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quarta-feira, 23 de outubro de 2013

Um Vídeo inspirador, um Homem Superior, Freemill à borla, e uma Fresa CNC

Ora, continuando como ontem na senda das Máquinas de Limar, com as quais qualquer um pode fazer peças porreiras, eis este Vídeo, de Allen Powell.
Aqui, não só se podem inspirar para esta máquina, mas para tudo o que achem na Net, e queiram duplicar, desde várias adaptações de Dremels, a máquinas CNC, ou não, por vós imaginadas, até às maravilhosas Máquinas de Reuleaux...
Porque é só fazerem um Molde em madeira, e derreterem Alumínio ou Zamak para 2 caixas de Areia de Fundição, e terminarem o trabalho na Oficina:




SHOP BUILT DIE FILER

Allen Powell

I found a photo on the the web of a old bench top die filer and thought I would try to make a copy. Having no plans I guestimated the dimensions and made a pattern, the most difficult part of the project. This project was good practice for making patterns, casting, and using my lathe and mill. The result turned out better than I expected.









Há gente que não se rende às Dificuldades, ou como diria Pessoa, tudo vale a pena, quando a Alma não é pequena.
Querem fazer uma Imressora 3D? 
Não têem quase nada? 
Pois vejam-se no exemplo deste grande Africano, que do Lixo, e 100 Dólares de Electrónica, fez uma Impressora!
É preciso é VONTADE!



African man makes a 3D printer from e-waste

Cameron Naramore

Not long after I joined the 3D printing group on Google+ there was a post made by a newbie about building a 3D printer out of parts from traditional paper printers and other electronics. There was a general consensus among responses that sounded a lot like a scoff. A few makers commented that while it was technically possible, it would be significantly more tedious to get working and the overall quality of prints would be subpar. Their response was based on the fact that firmware for RepRaps is written to communicate with off-the-shelf hardware. For instance, motors in paper printers don’t operate the same as the stepper motors that 3D printers use.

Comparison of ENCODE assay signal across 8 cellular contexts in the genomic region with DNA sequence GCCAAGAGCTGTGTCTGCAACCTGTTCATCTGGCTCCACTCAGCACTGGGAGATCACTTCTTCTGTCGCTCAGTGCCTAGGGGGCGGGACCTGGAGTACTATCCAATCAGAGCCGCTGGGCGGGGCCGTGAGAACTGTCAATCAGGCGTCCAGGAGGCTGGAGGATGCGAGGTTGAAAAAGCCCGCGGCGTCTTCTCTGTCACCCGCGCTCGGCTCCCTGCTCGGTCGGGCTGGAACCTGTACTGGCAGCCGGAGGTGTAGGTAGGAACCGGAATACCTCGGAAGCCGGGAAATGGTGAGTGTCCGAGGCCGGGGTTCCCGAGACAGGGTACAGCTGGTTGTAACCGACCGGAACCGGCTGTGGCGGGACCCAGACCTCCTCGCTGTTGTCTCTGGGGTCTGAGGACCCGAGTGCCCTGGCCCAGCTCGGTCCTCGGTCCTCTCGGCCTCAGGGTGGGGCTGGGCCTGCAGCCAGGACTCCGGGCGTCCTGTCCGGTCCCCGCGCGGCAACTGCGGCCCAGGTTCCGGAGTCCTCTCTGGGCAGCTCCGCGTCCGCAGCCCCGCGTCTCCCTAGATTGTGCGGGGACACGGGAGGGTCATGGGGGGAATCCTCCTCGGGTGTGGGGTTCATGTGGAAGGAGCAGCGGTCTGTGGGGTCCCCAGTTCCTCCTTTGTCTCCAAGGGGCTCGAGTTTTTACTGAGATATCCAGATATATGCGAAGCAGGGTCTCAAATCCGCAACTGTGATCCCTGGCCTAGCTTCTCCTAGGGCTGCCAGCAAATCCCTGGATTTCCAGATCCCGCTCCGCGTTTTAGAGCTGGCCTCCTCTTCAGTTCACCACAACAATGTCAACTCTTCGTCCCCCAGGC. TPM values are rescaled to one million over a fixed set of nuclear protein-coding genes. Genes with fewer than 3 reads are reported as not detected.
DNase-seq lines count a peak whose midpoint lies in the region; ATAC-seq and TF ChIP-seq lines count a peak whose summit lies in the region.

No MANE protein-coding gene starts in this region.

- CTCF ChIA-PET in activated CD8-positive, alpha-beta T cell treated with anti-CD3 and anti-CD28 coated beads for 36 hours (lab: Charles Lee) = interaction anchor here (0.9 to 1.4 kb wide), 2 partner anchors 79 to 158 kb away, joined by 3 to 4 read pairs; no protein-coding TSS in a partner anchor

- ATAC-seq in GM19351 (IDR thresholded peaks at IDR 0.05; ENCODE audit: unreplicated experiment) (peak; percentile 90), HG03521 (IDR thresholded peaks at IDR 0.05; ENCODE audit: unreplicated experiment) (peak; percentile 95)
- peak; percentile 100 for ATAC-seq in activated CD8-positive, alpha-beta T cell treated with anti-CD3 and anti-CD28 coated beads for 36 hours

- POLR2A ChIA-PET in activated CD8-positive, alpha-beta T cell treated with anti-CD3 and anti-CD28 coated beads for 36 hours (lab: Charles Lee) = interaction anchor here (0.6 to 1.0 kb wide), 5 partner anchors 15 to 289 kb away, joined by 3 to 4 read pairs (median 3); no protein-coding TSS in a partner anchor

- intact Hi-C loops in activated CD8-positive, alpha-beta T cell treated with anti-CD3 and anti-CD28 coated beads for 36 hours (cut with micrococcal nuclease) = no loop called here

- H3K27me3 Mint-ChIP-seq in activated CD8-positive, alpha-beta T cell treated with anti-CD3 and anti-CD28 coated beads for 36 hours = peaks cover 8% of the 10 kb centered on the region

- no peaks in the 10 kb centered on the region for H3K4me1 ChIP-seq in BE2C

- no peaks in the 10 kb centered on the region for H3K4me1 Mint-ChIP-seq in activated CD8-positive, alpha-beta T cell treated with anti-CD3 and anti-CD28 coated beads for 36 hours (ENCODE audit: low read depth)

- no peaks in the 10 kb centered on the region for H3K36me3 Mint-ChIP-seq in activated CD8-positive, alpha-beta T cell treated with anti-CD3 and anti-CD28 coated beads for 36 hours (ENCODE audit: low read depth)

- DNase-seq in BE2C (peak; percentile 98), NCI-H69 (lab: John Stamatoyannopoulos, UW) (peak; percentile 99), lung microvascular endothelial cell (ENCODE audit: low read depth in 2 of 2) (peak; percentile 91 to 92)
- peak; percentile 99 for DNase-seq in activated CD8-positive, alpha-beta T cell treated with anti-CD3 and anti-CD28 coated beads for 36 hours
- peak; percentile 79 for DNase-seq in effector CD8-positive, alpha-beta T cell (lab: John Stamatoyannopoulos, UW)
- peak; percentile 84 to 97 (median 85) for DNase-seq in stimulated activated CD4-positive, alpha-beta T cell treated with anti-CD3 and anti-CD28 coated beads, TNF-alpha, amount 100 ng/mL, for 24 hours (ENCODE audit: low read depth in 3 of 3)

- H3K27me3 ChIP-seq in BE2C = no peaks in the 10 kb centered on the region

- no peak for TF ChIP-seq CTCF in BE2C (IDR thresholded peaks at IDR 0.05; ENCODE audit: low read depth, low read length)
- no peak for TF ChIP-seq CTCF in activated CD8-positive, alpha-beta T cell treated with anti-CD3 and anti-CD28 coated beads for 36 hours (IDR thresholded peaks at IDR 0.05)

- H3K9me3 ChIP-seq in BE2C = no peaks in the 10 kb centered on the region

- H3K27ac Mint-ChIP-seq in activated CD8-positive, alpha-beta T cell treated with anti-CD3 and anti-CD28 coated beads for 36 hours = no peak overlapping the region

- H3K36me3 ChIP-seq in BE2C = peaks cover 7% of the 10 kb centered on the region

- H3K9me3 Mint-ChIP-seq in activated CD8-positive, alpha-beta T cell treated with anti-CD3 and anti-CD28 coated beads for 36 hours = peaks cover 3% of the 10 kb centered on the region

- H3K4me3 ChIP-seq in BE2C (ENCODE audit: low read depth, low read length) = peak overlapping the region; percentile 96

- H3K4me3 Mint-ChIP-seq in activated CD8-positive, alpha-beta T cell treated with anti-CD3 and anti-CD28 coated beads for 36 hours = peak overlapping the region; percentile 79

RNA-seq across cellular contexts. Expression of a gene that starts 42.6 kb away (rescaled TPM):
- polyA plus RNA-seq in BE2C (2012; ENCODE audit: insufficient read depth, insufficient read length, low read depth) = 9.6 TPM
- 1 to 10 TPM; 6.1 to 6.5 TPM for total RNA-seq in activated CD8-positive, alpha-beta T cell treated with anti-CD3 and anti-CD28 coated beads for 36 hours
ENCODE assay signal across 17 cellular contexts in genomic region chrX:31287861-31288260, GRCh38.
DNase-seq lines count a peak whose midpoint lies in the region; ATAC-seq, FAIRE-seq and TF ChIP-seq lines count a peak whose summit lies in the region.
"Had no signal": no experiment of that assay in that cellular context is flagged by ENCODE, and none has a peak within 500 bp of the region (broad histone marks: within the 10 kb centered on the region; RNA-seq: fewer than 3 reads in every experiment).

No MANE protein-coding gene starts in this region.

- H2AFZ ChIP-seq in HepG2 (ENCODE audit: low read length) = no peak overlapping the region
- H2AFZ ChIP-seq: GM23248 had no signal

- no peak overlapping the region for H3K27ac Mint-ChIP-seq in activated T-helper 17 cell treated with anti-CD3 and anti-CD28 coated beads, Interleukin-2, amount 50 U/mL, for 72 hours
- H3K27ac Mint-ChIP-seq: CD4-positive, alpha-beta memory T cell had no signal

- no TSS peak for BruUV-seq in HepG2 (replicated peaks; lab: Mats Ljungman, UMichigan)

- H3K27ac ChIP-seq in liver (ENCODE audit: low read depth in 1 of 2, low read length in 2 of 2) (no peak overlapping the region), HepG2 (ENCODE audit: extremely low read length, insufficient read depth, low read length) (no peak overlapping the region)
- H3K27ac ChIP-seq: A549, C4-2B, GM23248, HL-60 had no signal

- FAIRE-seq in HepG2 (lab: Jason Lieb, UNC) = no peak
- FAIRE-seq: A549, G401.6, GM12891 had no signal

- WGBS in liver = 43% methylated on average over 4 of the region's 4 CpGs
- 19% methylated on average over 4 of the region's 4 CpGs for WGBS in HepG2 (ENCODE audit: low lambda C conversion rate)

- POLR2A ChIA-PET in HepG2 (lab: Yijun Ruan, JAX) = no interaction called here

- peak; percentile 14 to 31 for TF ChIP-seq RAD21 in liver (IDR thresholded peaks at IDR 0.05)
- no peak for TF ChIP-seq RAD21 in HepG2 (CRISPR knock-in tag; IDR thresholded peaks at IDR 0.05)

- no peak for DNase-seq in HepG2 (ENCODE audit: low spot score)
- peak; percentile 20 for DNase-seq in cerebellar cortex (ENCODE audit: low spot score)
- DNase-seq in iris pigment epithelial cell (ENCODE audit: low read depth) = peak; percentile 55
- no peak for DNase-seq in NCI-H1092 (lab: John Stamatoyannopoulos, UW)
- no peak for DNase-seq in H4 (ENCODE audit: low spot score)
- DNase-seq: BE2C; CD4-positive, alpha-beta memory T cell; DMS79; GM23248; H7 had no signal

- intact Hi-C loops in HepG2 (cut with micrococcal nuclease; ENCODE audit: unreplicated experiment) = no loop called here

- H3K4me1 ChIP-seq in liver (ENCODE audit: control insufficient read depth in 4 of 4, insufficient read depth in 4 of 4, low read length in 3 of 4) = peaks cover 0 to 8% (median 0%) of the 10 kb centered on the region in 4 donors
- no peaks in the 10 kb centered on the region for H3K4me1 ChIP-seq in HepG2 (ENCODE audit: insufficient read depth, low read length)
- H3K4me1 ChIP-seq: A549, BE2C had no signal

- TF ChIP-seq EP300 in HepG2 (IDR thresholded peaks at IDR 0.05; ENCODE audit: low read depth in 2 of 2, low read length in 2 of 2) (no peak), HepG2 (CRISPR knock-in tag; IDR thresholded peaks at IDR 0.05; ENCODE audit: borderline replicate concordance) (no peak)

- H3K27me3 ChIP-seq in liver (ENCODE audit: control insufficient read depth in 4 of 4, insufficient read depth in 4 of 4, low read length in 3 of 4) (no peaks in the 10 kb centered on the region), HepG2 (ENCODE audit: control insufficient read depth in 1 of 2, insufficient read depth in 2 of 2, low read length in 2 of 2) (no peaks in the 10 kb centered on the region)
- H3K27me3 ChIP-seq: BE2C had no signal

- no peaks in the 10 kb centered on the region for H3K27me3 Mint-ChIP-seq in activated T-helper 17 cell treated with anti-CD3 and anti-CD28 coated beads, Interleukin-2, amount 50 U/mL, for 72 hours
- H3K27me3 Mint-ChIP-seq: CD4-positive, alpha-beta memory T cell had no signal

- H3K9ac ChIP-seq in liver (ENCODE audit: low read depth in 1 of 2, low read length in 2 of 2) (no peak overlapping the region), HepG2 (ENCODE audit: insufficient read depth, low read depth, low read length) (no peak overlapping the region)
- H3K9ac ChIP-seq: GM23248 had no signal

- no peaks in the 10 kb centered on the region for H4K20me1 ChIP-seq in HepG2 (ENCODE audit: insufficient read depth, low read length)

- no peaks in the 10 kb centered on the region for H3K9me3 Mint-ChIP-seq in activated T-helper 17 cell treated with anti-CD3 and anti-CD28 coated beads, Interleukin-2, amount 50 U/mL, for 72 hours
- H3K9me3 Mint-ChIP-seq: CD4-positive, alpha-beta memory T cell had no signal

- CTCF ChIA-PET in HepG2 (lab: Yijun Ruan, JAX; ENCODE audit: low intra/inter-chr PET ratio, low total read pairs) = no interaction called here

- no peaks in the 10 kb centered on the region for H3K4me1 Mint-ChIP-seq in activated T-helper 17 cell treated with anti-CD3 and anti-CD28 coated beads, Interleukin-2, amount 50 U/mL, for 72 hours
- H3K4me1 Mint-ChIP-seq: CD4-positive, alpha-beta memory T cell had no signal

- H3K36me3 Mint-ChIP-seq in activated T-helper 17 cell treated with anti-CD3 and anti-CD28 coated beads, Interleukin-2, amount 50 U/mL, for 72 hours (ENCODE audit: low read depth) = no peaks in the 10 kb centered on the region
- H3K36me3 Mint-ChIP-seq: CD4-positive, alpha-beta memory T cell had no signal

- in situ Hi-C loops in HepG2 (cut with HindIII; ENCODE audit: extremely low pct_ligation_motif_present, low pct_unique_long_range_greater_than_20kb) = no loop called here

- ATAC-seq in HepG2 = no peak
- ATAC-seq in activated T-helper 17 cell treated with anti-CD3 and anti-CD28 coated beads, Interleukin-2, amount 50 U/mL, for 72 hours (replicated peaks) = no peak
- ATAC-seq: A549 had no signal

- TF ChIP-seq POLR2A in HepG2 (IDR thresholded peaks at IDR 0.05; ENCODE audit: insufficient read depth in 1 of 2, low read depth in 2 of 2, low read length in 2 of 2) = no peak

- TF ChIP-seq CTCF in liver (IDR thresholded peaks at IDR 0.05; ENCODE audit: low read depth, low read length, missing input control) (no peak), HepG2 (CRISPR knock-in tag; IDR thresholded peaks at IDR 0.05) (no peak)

For that reason, Kodjo Afate Gnikou bought stepper motors for his e-waste sourced 3D printer that he calls W.AFATE. He lives in Africa, pushing on the forefront of innovation. Much of the continent’s population is far from anything like the big box stores of the US, and the scarcity puts a premium on working with whatever is around. In Africa that’s heaps of broken computers and office electronics. For Afate that was a computer case, rails and belts from discarded paper printers and scanners, and the insides of a diskette drive. Purchasing the electronics and stepper motors set him back only $100.





 




Continuando no CNC, o Software FreeMill, continua a evoluír, como um Programa completo de fresa CNC, e vocês continuam a poder descarregá-lo à Borla, que é o mesmo que dizer, Grátis...
É bom!



FreeMILL 3D Milling package

FreeMILL is a fully functional 3D Milling package built on MecSoft Corporation's world renowned VisualMILL CAM package. With this product you will be able to import VisualMILL, STL, Rhino .3dm, VRML and Raw Triangle files, run full simulations on your part models and be able to output G code to your machine tool. The product comes with about 50 pre-built post-processors. This product is absolutely FREE! There is no time limit, part limit, post limit, or line of code limit in this product.
Available file imports include: VisualMILL, Rhino, STL, VRML. 



 

 






...Mas para o quê, ter esse Programa, se não tiverem uma Fresa CNC? 
Mais uma vez, um Engenhocas mostra-nos como se faz, neste Instructable, onde tudo vos é explicado, por este jovem e prometedor Engenhocas Holandês:




Building a CNC router

Benne

This instructable will show you how I built my CNC router. I hope you can draw some inspiration from my build and that this instructable will be helpful for your future projects. This instructable shows all the steps I went through in designing and building this CNC router.

The main thing I like about a CNC router, is that it is so versatile. You can use it as a drilling machine, a router, a saw, a mill and even as a lathe. Because my workshop is very small (it’s more like a shed), I didn’t have the  room for all of these tools, but I still wanted to be able to make very precise parts for different projects. That’s why I started to think about building a CNC router.

After doing some research I decided to design and build my own machine. It took my almost 6 months to build and design the machine from start to finish. Before starting the actual designing of the machine, I did a lot of research on the web. I recommend taking a look at the following websites: cncroutersource.com and cnczone.com. These websites will provide you with a ton of information and answer most of your questions on CNC related topics.


  
 

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